Fran's FlowersA few day’s ago Helen Eale’s posted a photograph of a menu board exemplifying the phenomenon of the wandering apostrophe.  Its a problem thats always intrigued me, too.  As we tried to park, avoiding Frans dropped kerb, we noticed a beautifully painted sign advertising the establishments ware’s.  Jackie felt it needed a bit of amendment, and suggested a nocturnal visit to remove jams punctuation mark.  Especially as the handmade sign’s to the left of the professional board, and some of the other produce on that advertisement displayed a certain lack of consistency, I favoured sneaking along with red and white paint and a black permanent marker to make the necessary addition’s.

Having torn ourselves away from this little diversion, we had a look at the house opposite. House on Romsey Road Unfortunately the estate agent had forgotten to mention that it was faced by a large static caravan, and the photographer had, of course positioned him- or herself so as to ensure that no prospective buyer could imagine that that would be thrown in.

Our next visit was to Bransgore and 93 Burley Road. 93 Burley Road This is a rather old thatched cottage that from the outside looks pretty attractive.  Bransgore is a large village with all the necessary amenities and set in the heart of the forest.  Having ogled that, we went on to Sopley for lunch at The Woolpack. Certain visible changes and a notice at the bar informed us that there has been a change of ownership.  So, sisters and brothers-in-law, if you have any wine vouchers, you can recycle them, for they are no longer legal tender in The Woolpack. The previous owners had encouraged customers to save tokens for conversion into wine with a meal.  Any that have been hoarded are, like Sainsbury’s money off vouchers after a couple of days, obsolete.  ‘For the time being’, according to our barmaid, the food will remain unchanged.  The chef is still there.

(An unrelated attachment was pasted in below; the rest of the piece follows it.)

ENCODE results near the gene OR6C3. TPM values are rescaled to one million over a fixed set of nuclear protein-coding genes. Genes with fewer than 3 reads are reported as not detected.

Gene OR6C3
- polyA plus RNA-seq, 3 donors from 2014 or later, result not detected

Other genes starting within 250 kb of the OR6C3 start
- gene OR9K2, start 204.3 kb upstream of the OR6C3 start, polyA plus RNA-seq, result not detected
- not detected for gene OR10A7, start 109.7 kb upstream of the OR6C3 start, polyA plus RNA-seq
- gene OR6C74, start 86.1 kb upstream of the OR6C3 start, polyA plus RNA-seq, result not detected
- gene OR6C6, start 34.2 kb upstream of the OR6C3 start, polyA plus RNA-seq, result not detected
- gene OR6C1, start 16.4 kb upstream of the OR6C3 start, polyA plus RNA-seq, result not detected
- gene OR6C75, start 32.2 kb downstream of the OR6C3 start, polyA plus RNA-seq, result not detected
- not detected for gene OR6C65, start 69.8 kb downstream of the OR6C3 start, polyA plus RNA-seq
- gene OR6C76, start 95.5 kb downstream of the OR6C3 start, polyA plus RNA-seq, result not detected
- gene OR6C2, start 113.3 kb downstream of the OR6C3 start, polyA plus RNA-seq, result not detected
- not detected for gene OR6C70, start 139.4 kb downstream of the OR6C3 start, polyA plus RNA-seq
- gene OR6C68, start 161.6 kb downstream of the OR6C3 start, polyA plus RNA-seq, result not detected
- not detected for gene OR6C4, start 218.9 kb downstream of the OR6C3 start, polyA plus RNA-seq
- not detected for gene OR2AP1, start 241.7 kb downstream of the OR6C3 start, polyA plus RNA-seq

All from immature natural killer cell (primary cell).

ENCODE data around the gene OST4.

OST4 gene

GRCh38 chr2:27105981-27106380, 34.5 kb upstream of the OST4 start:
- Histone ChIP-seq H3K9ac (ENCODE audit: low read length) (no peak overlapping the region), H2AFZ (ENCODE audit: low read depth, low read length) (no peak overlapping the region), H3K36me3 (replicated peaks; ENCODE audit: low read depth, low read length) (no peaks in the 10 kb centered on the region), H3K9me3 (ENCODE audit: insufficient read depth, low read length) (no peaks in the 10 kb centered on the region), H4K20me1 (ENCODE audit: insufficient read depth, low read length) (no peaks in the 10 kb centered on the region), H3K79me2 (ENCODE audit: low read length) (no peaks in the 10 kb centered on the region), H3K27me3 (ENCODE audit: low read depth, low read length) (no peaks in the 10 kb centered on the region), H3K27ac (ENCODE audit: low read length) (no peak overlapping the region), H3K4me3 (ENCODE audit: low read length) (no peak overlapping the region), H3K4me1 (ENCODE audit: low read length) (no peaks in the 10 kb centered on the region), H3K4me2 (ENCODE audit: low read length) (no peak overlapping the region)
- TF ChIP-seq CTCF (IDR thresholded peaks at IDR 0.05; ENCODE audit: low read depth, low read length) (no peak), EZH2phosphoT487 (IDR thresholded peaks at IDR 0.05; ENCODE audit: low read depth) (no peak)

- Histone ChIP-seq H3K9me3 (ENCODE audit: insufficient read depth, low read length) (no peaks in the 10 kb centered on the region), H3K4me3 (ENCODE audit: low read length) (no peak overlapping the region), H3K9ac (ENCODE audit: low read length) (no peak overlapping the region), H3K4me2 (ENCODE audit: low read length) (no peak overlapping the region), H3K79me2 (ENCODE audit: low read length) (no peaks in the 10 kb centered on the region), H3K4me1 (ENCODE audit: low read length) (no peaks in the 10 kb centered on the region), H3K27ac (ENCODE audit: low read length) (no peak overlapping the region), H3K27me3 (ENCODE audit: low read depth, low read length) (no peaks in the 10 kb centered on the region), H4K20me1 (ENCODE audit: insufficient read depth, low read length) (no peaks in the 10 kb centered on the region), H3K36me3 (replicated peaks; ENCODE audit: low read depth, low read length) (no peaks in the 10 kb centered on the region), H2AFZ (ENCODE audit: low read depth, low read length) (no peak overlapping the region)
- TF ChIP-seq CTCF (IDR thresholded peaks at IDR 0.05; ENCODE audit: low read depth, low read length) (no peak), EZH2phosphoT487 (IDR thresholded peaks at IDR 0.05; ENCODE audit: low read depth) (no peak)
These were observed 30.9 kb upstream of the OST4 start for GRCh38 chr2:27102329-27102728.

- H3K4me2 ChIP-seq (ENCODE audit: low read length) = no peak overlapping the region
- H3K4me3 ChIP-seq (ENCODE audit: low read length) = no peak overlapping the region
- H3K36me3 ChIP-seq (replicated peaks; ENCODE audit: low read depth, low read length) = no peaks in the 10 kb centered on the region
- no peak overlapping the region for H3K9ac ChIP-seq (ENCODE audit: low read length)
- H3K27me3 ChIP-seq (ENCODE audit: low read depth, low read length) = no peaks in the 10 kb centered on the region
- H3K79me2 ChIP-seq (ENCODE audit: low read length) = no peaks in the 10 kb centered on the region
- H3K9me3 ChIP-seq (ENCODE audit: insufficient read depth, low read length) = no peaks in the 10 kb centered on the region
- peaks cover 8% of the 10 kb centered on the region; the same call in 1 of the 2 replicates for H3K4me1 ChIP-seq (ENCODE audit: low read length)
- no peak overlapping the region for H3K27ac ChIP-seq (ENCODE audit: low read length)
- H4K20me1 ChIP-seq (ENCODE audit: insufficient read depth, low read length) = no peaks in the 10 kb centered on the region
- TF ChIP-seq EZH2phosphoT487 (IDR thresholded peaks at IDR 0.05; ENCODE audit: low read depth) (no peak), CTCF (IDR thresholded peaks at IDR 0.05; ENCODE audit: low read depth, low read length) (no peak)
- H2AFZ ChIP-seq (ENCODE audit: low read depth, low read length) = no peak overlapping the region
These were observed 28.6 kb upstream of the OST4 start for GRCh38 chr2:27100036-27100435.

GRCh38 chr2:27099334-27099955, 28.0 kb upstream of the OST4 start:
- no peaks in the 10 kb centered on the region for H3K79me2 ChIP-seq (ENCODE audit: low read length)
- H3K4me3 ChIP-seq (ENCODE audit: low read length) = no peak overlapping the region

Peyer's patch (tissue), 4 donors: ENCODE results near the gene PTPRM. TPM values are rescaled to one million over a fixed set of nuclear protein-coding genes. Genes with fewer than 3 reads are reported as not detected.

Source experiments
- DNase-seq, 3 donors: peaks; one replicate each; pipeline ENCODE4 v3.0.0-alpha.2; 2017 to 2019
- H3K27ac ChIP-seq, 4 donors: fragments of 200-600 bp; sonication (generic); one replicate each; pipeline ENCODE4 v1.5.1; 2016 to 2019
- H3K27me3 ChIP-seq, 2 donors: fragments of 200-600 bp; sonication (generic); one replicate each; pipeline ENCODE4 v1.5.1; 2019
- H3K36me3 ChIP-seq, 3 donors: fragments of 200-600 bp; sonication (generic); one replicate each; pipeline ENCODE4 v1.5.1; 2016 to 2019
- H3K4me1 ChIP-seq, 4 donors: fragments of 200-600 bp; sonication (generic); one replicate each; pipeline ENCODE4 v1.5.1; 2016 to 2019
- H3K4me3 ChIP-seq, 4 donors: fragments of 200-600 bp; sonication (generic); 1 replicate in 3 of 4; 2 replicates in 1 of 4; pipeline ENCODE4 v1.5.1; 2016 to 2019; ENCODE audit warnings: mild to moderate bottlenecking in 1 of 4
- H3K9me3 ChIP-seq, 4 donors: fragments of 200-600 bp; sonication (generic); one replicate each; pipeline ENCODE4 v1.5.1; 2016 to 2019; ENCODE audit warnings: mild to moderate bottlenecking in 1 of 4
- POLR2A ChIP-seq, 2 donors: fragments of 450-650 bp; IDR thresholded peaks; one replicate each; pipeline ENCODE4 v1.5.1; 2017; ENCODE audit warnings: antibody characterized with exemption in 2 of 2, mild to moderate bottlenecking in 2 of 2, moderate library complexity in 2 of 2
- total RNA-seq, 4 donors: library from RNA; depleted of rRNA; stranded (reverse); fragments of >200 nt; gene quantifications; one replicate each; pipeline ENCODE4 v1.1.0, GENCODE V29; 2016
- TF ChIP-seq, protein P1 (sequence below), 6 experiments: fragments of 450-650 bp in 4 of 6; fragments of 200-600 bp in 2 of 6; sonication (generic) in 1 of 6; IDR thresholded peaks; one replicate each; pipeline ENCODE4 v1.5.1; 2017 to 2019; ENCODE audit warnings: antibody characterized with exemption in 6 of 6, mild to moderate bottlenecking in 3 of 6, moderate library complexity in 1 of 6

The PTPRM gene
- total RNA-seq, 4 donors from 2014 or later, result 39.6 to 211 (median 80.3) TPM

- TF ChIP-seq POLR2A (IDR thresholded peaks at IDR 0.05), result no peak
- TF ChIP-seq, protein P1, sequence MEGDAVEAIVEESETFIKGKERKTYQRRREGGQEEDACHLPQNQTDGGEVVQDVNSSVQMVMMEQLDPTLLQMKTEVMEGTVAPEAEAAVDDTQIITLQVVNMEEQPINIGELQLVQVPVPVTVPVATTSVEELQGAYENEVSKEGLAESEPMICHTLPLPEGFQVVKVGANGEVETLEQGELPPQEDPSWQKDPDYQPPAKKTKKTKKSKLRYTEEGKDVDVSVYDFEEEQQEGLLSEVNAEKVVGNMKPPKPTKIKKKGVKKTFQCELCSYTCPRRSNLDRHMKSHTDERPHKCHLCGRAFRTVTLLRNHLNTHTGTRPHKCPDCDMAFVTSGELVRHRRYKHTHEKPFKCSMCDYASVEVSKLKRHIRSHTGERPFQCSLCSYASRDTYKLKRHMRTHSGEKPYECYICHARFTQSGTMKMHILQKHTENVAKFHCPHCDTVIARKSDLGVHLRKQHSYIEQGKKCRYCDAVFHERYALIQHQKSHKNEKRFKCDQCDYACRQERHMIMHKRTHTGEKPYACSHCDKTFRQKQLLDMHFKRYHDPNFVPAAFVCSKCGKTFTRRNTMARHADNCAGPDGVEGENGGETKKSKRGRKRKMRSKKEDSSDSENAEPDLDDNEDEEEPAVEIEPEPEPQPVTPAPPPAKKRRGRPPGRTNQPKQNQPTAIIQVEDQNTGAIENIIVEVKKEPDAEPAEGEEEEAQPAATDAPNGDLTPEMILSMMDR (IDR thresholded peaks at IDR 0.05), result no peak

I enjoyed a steak, mushroom, and Guinness pie with chips and vegetables.  Jackie’s choice was the gammon steak with egg, pineapple, chips and salad.  I drank Doom Bar, she drank Stella.  A light salad, accompanied in my case by Piccini chianti riserva 2009, and in Jackie’s by Hoegaarden completed our day’s sustenance in the evening.

P.S.: http://www.bbc.co.uk/news/uk-39459831?SThisFB

11 responses to “‘”

  1. […] trip to Ringwood was followed by a diversion to Bransgore to have another look at the outside of 93 Burley Road (see 14th June post).  It’s still there.  Back at our flat we sat outside for a drink before […]

  2. The sign was funny. I’ve seen so many like that over the years. Apostrophes just seem to spring up by magic in front of any letter “s” at the end of a word. The only surprise is that this sign was such a nicely made one. I’d have imagined the sign maker would have known better.

  3. I often wish that I had photographed some of the many wandering apostrophes that have appeared in public – I would have an enormous collection by now!

Leave a Reply

Your email address will not be published.